Warren Buffett's move to split Berkshire Hathaway Inc Class B shares will tempt smaller investors to buy into the once high-priced stock and could lead to its eventual inclusion in the S&P 500 index.
Shareholders of Berkshire, the Omaha, Neb.-based insurance and investment company, approved on Wednesday a 50-for-1 split of Class B shares in connection with the conglomerate's takeover of Burlington Northern Santa Fe Corp at a special meeting in Omaha.
The split pares the partial shares Berkshire issues to BNSF investors.
Buffett said at the meeting that the split was needed to make the transaction easier for small investors.
Investment managers and analysts expect the move will boost demand for the B shares, which closed New York Stock Exchange trade at $3,476, up more than 4 percent after the vote.
With the split, each share would be worth about $69.
"This will definitely increase demand. The high share price left out many people from getting involved in something they otherwise would very much like to have," said Patrick Watson, an analyst at Capital Cities Asset Management in Austin, Texas.
Advisers said the split would boost liquidity and could raise the chances that Berkshire may be included in the Standard & Poor's 500 stock index, which could further increase demand for the stock.
"It will be a good situation if it gets into the S&P 500, since there is all that built-in buying with different index funds," said Alan Lancz, head of Alan B. Lancz & Associates Inc., an investment advisory firm in Toledo, Ohio.
Berkshire is the largest U.S.-based company by market value not included in the S&P 500 because the highly priced shares traded on thin volume.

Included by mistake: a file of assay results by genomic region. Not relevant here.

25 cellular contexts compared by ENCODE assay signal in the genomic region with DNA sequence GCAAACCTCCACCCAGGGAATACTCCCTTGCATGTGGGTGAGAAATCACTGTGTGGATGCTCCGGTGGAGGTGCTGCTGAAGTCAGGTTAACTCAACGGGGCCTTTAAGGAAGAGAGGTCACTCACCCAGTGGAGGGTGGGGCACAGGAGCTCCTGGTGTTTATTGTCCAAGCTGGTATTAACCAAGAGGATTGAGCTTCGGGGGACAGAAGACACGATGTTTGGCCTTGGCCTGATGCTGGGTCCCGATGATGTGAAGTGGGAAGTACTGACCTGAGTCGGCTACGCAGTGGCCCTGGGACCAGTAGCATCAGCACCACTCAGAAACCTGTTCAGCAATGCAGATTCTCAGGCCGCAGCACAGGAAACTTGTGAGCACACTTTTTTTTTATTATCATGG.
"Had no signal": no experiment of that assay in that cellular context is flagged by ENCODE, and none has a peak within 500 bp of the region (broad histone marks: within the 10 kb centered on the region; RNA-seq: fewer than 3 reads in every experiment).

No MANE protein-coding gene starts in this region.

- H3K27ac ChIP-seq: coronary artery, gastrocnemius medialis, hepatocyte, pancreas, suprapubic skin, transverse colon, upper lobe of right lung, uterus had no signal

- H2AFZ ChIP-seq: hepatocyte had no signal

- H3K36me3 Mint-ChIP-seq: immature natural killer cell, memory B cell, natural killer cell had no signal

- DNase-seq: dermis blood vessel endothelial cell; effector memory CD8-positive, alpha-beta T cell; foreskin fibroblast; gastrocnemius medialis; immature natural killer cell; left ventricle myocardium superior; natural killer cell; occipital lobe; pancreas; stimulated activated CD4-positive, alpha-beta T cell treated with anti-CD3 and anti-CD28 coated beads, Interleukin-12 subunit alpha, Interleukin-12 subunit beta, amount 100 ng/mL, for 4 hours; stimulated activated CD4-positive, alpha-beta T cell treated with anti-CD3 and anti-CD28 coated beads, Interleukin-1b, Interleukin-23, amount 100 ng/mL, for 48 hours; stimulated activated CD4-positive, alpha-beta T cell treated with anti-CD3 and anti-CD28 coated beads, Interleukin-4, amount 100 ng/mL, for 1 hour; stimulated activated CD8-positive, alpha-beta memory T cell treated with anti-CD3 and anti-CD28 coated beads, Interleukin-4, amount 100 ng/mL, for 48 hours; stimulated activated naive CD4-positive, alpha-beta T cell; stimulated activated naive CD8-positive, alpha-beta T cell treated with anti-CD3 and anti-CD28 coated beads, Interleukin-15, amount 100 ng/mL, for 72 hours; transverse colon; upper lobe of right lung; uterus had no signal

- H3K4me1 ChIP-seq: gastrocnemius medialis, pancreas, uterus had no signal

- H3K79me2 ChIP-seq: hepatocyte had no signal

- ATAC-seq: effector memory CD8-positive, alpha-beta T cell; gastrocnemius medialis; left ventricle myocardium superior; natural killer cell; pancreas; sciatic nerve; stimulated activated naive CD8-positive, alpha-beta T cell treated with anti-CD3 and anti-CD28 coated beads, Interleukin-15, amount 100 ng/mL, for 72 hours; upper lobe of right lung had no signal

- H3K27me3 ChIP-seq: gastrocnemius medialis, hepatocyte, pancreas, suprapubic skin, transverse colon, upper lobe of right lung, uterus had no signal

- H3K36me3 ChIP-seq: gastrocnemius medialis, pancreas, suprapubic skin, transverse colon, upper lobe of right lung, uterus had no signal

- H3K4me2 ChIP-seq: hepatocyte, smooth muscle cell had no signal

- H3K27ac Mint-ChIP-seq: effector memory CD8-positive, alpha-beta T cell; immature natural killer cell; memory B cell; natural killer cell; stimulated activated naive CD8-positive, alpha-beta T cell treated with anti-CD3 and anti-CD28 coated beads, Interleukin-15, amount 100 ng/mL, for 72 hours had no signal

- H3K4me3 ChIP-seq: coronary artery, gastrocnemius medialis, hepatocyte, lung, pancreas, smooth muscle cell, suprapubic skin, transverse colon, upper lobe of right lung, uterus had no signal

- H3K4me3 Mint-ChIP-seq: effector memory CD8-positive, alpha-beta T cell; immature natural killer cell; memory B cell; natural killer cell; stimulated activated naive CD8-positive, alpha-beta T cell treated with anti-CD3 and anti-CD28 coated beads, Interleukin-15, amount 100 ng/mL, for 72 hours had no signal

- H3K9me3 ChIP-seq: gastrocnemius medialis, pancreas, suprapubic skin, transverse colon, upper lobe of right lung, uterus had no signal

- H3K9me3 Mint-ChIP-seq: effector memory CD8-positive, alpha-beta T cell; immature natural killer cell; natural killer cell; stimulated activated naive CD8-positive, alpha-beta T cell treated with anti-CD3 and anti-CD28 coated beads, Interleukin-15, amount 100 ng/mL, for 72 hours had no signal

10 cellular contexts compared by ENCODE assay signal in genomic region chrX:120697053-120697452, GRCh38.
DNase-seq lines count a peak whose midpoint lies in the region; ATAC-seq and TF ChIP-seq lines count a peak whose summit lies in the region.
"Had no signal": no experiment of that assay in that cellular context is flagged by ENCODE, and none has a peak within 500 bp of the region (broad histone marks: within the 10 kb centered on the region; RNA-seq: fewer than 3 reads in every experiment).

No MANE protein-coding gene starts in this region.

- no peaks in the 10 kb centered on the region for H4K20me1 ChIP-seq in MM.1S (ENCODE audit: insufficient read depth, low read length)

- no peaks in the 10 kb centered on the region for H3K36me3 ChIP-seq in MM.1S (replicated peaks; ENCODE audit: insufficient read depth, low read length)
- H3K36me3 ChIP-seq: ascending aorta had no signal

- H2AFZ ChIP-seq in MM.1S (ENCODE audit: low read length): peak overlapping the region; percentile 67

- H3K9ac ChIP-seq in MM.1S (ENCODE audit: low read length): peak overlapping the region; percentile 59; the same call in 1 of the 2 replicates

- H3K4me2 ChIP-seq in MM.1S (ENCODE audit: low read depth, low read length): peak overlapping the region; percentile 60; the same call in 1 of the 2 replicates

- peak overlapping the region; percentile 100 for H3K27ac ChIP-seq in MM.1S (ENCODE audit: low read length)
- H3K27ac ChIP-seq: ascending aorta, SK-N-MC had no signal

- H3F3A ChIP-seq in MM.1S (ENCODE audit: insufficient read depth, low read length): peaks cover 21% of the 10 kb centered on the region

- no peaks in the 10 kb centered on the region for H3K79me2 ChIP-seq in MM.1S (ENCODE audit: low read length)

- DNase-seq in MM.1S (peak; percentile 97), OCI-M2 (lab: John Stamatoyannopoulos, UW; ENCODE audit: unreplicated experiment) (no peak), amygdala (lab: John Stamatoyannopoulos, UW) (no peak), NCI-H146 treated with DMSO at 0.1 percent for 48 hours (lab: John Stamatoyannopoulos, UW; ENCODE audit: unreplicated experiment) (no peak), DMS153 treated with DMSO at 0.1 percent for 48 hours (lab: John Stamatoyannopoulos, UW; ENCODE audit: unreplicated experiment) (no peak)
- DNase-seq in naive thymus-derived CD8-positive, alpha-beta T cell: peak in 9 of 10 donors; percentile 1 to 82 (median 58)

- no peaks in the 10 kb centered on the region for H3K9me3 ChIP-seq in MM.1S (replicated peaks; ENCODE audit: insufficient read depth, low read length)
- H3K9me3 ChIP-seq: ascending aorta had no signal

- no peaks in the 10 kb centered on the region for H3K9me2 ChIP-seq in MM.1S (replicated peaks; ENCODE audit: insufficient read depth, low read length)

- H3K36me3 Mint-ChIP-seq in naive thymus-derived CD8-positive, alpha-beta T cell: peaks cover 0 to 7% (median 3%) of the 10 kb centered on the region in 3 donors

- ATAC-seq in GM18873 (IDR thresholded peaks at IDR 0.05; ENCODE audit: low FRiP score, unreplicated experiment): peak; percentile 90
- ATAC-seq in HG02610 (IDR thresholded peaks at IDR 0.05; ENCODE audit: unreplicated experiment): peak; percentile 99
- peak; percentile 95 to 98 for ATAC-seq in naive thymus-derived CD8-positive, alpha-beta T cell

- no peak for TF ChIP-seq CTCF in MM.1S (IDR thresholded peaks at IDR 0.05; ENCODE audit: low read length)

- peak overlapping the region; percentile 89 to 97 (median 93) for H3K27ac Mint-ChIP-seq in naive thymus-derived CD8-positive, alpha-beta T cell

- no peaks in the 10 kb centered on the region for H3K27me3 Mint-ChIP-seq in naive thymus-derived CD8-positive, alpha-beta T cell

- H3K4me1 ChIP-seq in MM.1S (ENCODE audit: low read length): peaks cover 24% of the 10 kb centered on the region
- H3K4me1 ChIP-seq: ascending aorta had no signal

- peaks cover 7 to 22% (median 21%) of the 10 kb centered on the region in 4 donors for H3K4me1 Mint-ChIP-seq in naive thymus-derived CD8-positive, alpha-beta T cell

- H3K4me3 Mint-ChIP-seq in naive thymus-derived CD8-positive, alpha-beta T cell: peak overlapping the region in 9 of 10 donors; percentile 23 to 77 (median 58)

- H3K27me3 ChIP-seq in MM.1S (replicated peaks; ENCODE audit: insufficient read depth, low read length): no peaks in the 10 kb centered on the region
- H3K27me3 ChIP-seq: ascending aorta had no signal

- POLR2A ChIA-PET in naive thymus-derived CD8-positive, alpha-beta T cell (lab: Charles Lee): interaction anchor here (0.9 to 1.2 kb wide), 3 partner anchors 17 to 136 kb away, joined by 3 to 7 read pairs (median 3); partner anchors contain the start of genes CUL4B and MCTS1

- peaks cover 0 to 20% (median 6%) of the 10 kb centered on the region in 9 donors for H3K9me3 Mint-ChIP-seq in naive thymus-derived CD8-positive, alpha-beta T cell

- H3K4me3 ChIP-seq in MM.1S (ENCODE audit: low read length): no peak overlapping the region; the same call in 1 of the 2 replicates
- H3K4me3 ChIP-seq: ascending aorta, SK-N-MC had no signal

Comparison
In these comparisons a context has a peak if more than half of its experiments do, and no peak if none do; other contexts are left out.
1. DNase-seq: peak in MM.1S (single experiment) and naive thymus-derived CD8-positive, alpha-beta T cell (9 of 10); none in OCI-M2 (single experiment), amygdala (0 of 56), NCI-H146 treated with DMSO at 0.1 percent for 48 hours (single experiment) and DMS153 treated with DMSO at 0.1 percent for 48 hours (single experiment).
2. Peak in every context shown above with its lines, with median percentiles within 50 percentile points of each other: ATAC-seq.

Before the split, the Class B shares traded at six times the price of Google, the highest priced stock in the S&P 500 at $580.41 a share.
One tripping point for Berkshire's inclusion in the index is its first quarter loss last year, said Howard Silverblatt, senior index analyst at Standard & Poor's Indices in New York. S&P looks for four straight quarters of profitability when choosing stocks to include in the index.
"There are other criteria such as leverage and balance sheet that could make up for that one-time item. And let's face it, the last year has not been the best for earnings for anyone," said Silverblatt, though he gave no indication that Berkshire was being considered for inclusion in the index.
Buffett, 79, had never split Berkshire's stock. One of the world's most respected investors, Buffett reasoned in the past that splits could attract speculators rather than the long-term investors he prefers.
Buffett controls 31.6 percent of the voting power of Berkshire stock and advisers said it was surprising that the so-called "Oracle of Omaha" would dilute the value of his pricey shares.
"Buffet has never been someone to split the stock. But when they launched the B shares, it was a de facto split, so it is really moot," said Richard Steinberg, of Steinberg Global Asset Management Ltd in Boca Raton, Fla., who manages about $470 million, including over 4 million in Berkshire shares.
Jeffrey Saut, chief investment strategist at Raymond James in St. Petersburg, said the "un-Buffett-like" split followed the move to buy BNSF at a premium — a move Saut called equally out of character for an investor known for exemplifying the creed of buying low.
"I think he was just sitting on too much cash. There is talk he will pass the torch and I think he was worried the heir apparent could invest in the wrong thing," Saut said.
While most advisers thought the split would be a boost for the stock, others thought the move could attract the kind of investors that Buffett had long worried about.
"History shows that stocks that are split to achieve a lower price are degraded," said Frank Pavilonis, senior market strategist at Lind-Waldock, a retail brokerage firm, in Chicago.
Increased demand will likely lead to more analysts at Wall Street firms and other major brokerages to cover Berkshire, which has received little attention from research analysts.
The issuance of "buy" ratings could help reinforce demand, advisers said.
"Some people feel more comfortable when they see things in writing and can get reports from several different firms," said Lancz.
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